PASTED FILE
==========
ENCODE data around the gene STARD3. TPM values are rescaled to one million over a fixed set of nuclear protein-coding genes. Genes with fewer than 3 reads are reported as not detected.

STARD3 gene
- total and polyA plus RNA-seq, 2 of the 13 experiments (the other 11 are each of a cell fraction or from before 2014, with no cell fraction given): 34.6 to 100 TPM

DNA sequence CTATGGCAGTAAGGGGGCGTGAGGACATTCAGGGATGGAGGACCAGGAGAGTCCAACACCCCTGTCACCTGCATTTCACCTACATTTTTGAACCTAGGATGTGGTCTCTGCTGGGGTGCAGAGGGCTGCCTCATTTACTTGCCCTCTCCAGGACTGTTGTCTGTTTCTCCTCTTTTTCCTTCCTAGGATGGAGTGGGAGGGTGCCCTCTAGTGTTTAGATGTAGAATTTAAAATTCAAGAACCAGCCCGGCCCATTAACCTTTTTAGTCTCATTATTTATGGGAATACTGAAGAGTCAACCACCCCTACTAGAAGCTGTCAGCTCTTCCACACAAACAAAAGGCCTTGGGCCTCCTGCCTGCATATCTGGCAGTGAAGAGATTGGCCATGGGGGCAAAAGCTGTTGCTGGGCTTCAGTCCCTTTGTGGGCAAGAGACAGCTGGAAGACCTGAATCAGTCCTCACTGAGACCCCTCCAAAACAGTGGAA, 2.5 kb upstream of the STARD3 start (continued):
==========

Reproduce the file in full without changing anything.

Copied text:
ENCODE data around the gene STARD3. TPM values are rescaled to one million over a fixed set of nuclear protein-coding genes. Genes with fewer than 3 reads are reported as not detected.

STARD3 gene
- total and polyA plus RNA-seq, 2 of the 13 experiments (the other 11 are each of a cell fraction or from before 2014, with no cell fraction given): 34.6 to 100 TPM

DNA sequence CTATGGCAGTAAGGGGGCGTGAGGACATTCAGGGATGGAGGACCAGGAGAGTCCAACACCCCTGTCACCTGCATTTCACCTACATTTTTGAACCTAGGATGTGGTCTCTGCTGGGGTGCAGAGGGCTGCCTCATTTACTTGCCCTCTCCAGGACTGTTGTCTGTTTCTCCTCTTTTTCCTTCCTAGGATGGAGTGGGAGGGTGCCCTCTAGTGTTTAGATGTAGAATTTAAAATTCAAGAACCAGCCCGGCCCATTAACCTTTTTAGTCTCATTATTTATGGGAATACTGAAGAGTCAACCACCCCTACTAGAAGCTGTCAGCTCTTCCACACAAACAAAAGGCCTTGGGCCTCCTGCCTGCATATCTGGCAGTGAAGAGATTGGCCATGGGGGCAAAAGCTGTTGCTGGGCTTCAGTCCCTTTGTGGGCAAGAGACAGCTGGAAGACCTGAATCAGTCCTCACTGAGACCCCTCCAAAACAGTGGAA, 2.5 kb upstream of the STARD3 start (continued):